For what it's Werth
Now, I love Charlie Pierce. I really do. He’s one of my favorite writers, and I’ve never been able to read Bill Simmons in the same fashion since Charlie took on and destroyed The Big Book of Basketball.
But as much as I enjoy him, from time to time I disagree with him vehemently. Case in point, his blog post on the Nats’ acquisition of Jayson Werth.
For some reason, Charlie hates the Nationals, or rather, the idea of baseball in Washington. His main point seems to be that because baseball has failed twice here, which had as much to do with the urban decay going around the country in the 1960s and 70s as much as anything else, that the city shouldn’t have been given another chance. That District doesn’t really exist any more. Perhaps Charlie still thinks it’s the early 1970s, when post-riots D.C. was having so much trouble attracting businesses, or the late 1980s in the throes of the Barry regime? This region has changed completely from the 1971-era D.C. that the Bob Short Senators fled from (thanks in large part to smart urban investments like Verizon Center), and I think that’s the problem around the country. People outside of the District still think the city is deep in the throes of massive urban neglect, when quite the opposite is true. And frankly, bringing up the idea that two franchises have moved from here is a little unfair (didn’t stop New York from getting the Mets), especially considering at the time the Nationals moved here, the Senators had been gone for over thirty years.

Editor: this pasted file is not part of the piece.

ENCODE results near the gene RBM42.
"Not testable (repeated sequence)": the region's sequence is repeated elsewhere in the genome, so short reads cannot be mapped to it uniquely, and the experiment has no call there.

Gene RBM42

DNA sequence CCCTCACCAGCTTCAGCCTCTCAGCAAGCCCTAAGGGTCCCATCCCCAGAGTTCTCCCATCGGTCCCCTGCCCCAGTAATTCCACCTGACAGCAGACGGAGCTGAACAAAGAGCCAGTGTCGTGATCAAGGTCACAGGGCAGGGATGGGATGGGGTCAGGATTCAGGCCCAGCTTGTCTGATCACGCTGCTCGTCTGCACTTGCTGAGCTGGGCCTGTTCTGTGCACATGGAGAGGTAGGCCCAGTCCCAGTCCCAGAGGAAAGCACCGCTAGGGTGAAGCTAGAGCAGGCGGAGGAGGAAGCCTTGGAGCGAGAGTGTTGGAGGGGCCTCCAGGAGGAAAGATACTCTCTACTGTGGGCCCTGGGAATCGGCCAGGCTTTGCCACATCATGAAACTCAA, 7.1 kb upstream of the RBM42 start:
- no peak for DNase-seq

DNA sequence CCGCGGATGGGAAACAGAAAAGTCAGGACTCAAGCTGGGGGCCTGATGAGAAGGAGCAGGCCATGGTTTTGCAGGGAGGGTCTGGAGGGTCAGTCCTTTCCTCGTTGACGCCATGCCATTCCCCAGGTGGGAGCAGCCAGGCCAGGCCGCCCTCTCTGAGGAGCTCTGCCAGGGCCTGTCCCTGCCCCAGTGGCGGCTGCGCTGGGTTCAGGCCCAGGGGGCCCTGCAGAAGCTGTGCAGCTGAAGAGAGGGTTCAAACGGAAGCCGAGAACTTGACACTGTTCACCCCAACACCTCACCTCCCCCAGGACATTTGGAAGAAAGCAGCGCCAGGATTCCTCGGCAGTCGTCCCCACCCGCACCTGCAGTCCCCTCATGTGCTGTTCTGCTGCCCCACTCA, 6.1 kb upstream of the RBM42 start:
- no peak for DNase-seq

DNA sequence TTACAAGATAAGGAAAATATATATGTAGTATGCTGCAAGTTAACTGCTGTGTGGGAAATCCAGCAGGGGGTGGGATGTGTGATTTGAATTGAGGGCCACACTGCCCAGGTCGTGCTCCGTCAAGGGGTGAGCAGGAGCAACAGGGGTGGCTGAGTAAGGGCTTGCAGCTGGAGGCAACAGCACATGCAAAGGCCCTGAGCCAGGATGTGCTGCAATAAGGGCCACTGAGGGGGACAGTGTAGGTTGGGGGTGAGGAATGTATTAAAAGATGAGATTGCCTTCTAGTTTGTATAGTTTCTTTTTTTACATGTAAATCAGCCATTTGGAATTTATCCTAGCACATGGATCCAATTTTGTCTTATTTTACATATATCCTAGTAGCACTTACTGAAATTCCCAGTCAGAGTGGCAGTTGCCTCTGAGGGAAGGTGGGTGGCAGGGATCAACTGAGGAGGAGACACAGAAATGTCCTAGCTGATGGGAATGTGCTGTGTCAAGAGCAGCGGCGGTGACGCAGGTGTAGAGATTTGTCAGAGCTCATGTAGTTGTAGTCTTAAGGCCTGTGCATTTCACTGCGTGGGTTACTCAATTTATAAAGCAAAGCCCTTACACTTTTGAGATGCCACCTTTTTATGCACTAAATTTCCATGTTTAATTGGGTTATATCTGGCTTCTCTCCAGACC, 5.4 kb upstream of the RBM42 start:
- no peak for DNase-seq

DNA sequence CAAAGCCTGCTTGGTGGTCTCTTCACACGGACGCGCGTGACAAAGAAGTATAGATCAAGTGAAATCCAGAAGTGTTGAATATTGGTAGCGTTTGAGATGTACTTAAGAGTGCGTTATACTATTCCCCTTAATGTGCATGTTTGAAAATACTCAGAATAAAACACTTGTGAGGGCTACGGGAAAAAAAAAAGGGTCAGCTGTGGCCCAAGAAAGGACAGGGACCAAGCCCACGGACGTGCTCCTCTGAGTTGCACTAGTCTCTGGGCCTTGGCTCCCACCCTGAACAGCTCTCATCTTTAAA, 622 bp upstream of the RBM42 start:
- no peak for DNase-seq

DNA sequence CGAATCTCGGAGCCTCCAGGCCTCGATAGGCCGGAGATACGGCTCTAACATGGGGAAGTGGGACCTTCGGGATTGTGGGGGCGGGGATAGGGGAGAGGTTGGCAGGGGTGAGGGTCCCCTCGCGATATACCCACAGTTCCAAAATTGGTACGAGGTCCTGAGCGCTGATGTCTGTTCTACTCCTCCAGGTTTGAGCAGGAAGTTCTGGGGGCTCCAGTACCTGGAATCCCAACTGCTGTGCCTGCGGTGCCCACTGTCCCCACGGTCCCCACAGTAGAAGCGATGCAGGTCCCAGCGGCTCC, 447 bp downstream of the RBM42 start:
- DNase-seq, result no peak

I also don’t understand his point about moving the Expos to Cuba. I can’t tell if he’s being facetious or not, but has he ever heard of a little piece of legislation called the Helms-Burton Act? Or another little something known as El Bloqueo? I can’t imagine those things would have been very easy obstacles to overcome -- not to mention, at the end of the 2004 season, there were no other viable markets to which the Expos could have been moved. Portland? No stadium. Puerto Rico? Had already proved to be a disaster. Washington, D.C., was the only place MLB could have moved the team. It had a stadium ready to go (RFK), a fanbase that was starved for baseball, and was wealthy and populous enough to support two in the same region.
The team hasn’t been drawing well because it hasn’t been very good, and for the most part, it’s been an expansion franchise. It didn’t even have an owner until mid-2006. As seen with the reaction to Strasburg, I have no doubt that if the franchise starts winning, the fans will come out in droves. I can only hope if they win a World Series one of these years, they’ll beat the Red Sox.
| December 6, 2010; 5:32 PM ET
Categories: Nationals, Ryan Cooper | Tags: Nationals, Ryan Cooper
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Posted by: adhardwick | December 7, 2010 10:23 AM | Report abuse